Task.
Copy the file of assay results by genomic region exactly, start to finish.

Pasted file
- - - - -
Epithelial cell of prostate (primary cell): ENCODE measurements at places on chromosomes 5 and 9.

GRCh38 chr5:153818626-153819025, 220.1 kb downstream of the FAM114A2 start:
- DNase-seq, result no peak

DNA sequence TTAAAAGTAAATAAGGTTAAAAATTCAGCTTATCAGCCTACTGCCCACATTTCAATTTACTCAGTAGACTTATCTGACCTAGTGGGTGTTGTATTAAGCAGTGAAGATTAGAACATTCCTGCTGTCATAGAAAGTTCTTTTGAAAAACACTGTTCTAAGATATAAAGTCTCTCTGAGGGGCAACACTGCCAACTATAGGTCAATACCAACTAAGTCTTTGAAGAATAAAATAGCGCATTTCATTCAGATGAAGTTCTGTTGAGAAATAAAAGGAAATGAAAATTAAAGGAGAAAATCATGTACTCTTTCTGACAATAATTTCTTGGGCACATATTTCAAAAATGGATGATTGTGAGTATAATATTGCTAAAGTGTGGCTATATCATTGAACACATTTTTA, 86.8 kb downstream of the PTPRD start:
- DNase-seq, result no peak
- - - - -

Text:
Epithelial cell of prostate (primary cell): ENCODE measurements at places on chromosomes 5 and 9.

GRCh38 chr5:153818626-153819025, 220.1 kb downstream of the FAM114A2 start:
- DNase-seq, result no peak

DNA sequence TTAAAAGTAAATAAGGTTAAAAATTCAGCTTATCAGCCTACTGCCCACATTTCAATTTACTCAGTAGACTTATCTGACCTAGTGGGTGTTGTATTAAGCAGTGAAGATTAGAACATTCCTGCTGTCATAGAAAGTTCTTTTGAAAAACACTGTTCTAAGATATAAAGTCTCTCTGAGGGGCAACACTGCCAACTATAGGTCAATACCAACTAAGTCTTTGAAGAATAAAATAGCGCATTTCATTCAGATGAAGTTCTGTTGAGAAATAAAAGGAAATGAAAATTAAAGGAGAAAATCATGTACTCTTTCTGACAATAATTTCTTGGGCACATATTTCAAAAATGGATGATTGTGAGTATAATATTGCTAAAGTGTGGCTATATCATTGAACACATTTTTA, 86.8 kb downstream of the PTPRD start:
- DNase-seq, result no peak